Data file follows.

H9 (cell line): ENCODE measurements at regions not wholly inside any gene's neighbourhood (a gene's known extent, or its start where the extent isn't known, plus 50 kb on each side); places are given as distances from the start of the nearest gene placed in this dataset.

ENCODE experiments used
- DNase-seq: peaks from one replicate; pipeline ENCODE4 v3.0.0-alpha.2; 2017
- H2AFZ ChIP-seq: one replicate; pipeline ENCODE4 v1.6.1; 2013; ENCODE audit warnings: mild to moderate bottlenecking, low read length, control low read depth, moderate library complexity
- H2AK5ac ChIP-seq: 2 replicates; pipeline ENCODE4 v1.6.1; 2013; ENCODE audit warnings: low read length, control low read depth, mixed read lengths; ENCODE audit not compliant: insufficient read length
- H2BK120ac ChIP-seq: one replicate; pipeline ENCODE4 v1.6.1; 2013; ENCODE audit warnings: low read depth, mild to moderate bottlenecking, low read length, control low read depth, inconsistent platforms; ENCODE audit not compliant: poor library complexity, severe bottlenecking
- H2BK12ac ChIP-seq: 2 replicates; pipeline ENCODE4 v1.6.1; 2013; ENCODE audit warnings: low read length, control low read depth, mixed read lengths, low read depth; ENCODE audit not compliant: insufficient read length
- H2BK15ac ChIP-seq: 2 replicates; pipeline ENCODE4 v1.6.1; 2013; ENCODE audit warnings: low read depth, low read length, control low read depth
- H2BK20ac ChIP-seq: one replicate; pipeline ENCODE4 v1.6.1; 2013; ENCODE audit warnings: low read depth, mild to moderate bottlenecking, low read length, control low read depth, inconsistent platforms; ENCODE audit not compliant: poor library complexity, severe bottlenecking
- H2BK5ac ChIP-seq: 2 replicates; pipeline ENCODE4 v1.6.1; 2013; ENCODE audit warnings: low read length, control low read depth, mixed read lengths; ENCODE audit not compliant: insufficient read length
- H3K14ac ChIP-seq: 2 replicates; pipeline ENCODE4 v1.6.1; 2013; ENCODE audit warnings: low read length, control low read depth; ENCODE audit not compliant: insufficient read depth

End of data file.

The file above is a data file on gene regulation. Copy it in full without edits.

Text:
H9 (cell line): ENCODE measurements at regions not wholly inside any gene's neighbourhood (a gene's known extent, or its start where the extent isn't known, plus 50 kb on each side); places are given as distances from the start of the nearest gene placed in this dataset.

ENCODE experiments used
- DNase-seq: peaks from one replicate; pipeline ENCODE4 v3.0.0-alpha.2; 2017
- H2AFZ ChIP-seq: one replicate; pipeline ENCODE4 v1.6.1; 2013; ENCODE audit warnings: mild to moderate bottlenecking, low read length, control low read depth, moderate library complexity
- H2AK5ac ChIP-seq: 2 replicates; pipeline ENCODE4 v1.6.1; 2013; ENCODE audit warnings: low read length, control low read depth, mixed read lengths; ENCODE audit not compliant: insufficient read length
- H2BK120ac ChIP-seq: one replicate; pipeline ENCODE4 v1.6.1; 2013; ENCODE audit warnings: low read depth, mild to moderate bottlenecking, low read length, control low read depth, inconsistent platforms; ENCODE audit not compliant: poor library complexity, severe bottlenecking
- H2BK12ac ChIP-seq: 2 replicates; pipeline ENCODE4 v1.6.1; 2013; ENCODE audit warnings: low read length, control low read depth, mixed read lengths, low read depth; ENCODE audit not compliant: insufficient read length
- H2BK15ac ChIP-seq: 2 replicates; pipeline ENCODE4 v1.6.1; 2013; ENCODE audit warnings: low read depth, low read length, control low read depth
- H2BK20ac ChIP-seq: one replicate; pipeline ENCODE4 v1.6.1; 2013; ENCODE audit warnings: low read depth, mild to moderate bottlenecking, low read length, control low read depth, inconsistent platforms; ENCODE audit not compliant: poor library complexity, severe bottlenecking
- H2BK5ac ChIP-seq: 2 replicates; pipeline ENCODE4 v1.6.1; 2013; ENCODE audit warnings: low read length, control low read depth, mixed read lengths; ENCODE audit not compliant: insufficient read length
- H3K14ac ChIP-seq: 2 replicates; pipeline ENCODE4 v1.6.1; 2013; ENCODE audit warnings: low read length, control low read depth; ENCODE audit not compliant: insufficient read depth